We understand that when your veterinarian recommends a blood test it can cause concern. Today, our North Providence vets explain some of the reasons we would request a blood test and some of the information that it reveals about your dog's health.
Why Veterinarians do Blood Tests for Dogs
When done as part of preventive care, blood tests indicate the earliest signs of illness before any outward symptoms appear. They can help to detect, identify, diagnose or even treat disease or illness.
When diseases are detected early, prevention and treatment can be administered earlier. Healthy pets also need blood tests during routine exams to obtain average baseline values to compare to later.
If your dog is displaying symptoms, diagnostic blood tests play an essential role in helping your vet determine the cause of your dog's symptoms.
Information That is Revealed From a Blood Test
A complete blood count (CBC) and complete blood chemistry panel, including electrolytes and urinalysis, are common tests. The CBC identifies whether there is anemia, inflammation, or infection present. It can also indicate immune system response and blood clotting ability.
The chemistry panel and electrolytes tell your vet whether your pet’s liver, kidneys, and pancreas are healthy and working as they should.
This important lab work can also detect and help to identify complex issues within a dog’s internal systems. For example, blood tests for dogs can detect whether internal or environmental stimuli are causing hormonal-chemical responses. This tells a veterinarian there may be a potential problem with the dog’s endocrine system.
When Will My Dog Need a Blood Test?
Countless circumstances can lead to your vet recommending that your dog have blood work done, such as:
- Your pet's first vet visit (to establish baseline data and for pre-anesthetic testing before a spaying or neutering procedure)
- Semi-annual routine exams as preventive care
- During a senior pet's exam look for age-related conditions in the earliest stages
- As pre-surgical testing to identify your dog's risk of complications during surgery
- Before starting a new medication
- If your dog is showing symptoms or acting abnormally
- To help assess your pet's condition during an emergency visit
How Long Does Blood Work Take at a Vet?
Thanks to our in-house lab, our vets can perform a variety of tests and get results quickly. The tests themselves only take a few minutes and may save the life of your dog. Some tests may take somewhat longer. Your vet can provide an accurate timeframe.
The blood tests at Ferguson Animal Hospital are done in-house, your vet will be able to explain why specific tests are needed and their results and address any questions you may have.
How Much are Blood Tests for Dogs?
The cost of blood tests for your canine companion will vary depending on several factors, such as the number of tests needed and their complexity. The team at our North Providence animal hospital will be able to provide you with a cost estimate.
What Do My Dog's Blood Test Results Mean?
At Ferguson Animal Hospital, we will always take the time to explain your dog’s blood tests and their results.
Typically, your dog's bloodwork will include a complete blood count (CBC) or blood chemistry (serum test). The CBC will be important for dogs that have pale gums or are experiencing vomiting, fever, weakness, or loss of appetite. Blood tests for dogs with diarrhea also fall into this category.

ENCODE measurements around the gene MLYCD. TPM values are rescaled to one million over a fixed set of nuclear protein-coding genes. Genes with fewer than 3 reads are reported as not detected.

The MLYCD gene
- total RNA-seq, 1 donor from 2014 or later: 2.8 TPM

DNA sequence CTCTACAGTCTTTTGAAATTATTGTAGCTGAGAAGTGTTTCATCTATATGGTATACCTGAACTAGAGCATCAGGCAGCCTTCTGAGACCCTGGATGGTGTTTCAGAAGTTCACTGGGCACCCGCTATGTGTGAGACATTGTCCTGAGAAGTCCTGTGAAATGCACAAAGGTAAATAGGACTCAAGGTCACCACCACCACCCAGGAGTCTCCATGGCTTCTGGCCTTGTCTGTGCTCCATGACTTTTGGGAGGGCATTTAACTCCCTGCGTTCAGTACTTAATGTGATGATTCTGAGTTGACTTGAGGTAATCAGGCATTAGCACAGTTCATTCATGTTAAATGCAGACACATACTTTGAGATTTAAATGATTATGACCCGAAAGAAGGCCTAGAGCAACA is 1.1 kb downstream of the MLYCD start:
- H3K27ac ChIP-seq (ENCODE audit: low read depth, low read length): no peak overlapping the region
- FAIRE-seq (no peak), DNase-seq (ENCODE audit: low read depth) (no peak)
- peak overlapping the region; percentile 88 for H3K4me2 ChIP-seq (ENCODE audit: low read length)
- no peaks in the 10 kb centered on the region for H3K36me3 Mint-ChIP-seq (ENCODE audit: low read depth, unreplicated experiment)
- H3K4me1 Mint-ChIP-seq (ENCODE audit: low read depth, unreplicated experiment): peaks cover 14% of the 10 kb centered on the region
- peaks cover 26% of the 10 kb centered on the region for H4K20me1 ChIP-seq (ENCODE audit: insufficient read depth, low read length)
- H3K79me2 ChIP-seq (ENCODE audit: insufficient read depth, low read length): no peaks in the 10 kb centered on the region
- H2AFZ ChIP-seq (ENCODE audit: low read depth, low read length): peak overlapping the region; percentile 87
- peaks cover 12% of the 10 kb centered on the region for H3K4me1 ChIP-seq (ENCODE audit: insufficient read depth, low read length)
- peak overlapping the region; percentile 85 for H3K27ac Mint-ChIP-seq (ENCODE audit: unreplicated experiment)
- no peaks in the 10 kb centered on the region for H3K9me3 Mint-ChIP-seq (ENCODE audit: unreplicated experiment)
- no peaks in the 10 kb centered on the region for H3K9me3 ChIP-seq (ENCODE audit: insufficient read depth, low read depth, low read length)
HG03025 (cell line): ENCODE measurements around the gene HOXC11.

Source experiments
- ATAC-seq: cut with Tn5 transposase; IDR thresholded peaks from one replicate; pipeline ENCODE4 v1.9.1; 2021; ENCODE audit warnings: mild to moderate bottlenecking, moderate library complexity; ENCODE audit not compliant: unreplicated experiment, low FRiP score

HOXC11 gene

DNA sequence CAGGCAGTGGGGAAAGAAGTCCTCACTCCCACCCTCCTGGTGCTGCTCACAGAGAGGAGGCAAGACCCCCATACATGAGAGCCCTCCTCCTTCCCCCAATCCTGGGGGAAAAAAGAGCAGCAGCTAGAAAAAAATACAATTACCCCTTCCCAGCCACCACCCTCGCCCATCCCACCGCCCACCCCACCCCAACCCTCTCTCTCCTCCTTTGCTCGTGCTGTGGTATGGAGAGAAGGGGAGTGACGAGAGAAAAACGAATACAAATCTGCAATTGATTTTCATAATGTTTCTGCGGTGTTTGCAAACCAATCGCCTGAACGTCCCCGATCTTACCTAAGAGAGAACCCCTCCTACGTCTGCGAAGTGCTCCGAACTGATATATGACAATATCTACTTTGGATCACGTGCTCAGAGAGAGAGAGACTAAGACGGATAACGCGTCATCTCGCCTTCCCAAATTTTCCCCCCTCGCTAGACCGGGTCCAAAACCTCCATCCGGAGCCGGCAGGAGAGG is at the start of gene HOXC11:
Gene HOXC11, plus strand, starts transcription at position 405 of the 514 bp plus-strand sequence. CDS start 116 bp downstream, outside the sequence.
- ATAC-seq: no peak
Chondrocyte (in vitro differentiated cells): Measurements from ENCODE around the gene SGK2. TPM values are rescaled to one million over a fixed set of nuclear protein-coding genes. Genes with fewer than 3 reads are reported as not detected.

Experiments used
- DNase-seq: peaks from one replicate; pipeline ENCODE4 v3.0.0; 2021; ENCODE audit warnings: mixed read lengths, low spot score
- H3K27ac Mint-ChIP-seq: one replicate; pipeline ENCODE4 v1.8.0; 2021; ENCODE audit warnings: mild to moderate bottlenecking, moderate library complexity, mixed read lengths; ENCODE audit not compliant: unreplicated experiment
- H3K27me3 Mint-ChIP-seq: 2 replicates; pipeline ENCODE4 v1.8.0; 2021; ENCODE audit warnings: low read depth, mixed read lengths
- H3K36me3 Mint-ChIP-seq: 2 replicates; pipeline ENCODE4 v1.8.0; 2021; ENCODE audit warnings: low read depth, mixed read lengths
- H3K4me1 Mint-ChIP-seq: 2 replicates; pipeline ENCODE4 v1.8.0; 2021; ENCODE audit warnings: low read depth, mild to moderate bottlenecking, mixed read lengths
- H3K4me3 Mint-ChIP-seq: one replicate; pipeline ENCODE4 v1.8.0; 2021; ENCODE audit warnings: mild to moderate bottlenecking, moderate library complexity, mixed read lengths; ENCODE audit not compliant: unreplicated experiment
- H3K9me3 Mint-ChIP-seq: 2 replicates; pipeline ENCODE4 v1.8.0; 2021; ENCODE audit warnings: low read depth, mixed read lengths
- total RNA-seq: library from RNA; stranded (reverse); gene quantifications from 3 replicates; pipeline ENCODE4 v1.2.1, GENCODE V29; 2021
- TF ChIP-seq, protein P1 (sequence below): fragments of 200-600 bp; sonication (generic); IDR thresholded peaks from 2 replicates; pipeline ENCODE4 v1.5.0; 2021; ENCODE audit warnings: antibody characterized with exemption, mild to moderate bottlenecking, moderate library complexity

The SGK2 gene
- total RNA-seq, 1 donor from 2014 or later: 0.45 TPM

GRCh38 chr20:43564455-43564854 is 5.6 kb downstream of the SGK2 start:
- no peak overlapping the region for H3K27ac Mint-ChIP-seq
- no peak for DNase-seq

A CBC can also detect bleeding disorders or other abnormalities that may not be identified otherwise.
A CBC Reveals Detailed Information, Including:
- Hematocrit (HCT): With this test, we can identify the percentage of red blood cells to detect hydration or anemia.
- Hemoglobin and mean corpuscular hemoglobin concentration (Hb and MCHC): These are pigments of red blood cells that carry oxygen.
- White blood cell count (WBC): With this test, we measure the body’s immune cells. Certain diseases or infections can cause WBC to increase or decrease.
- Granulocytes and lymphocytes/monocytes (GRANS and L/M): These are specific types of white blood cells.
- Eosinophils (EOS): These are a specific type of white blood cells that can indicate health conditions due to allergies or parasites.
- Platelet count: (PLT): This test measures cells that form blood clots.
- Reticulocytes (RETICS): High levels of immature red blood cells can point to regenerative anemia.
- Fibrinogen (FIBR): We can glean important information about blood clotting from this test. High levels can indicate a dog is 30 to 40 days pregnant.
What Blood Chemistries Reveal (Blood Serum Test)
Blood chemistries (blood serum tests) give us insight into a dog’s organ function (liver, kidneys, and pancreas), hormone levels, electrolyte status, and more.
We can assess the health of older dogs, do general health assessments before anesthesia, or monitor dogs receiving long-term medications.
These tests also help evaluate senior dogs’ health and those with symptoms of diseases such as Addison’s, diabetes, or kidney diseases.
Toxin exposure is also one of the conditions that are often diagnosed with blood tests.
Does My Dog Need Blood Tests & Lab Work?
At Ferguson Animal Hospital our vets recommend blood tests are conducted and lab work done as a proactive measure during an annual routine exam, even if your dog seems perfectly healthy. Our veterinary team will always advocate for your pet’s health, explain any tests that are needed and why, and take a preventive approach to your dog’s veterinary care.
Note: The advice provided in this post is intended for informational purposes and does not constitute medical advice regarding pets. For an accurate diagnosis of your pet's condition, please make an appointment with your vet.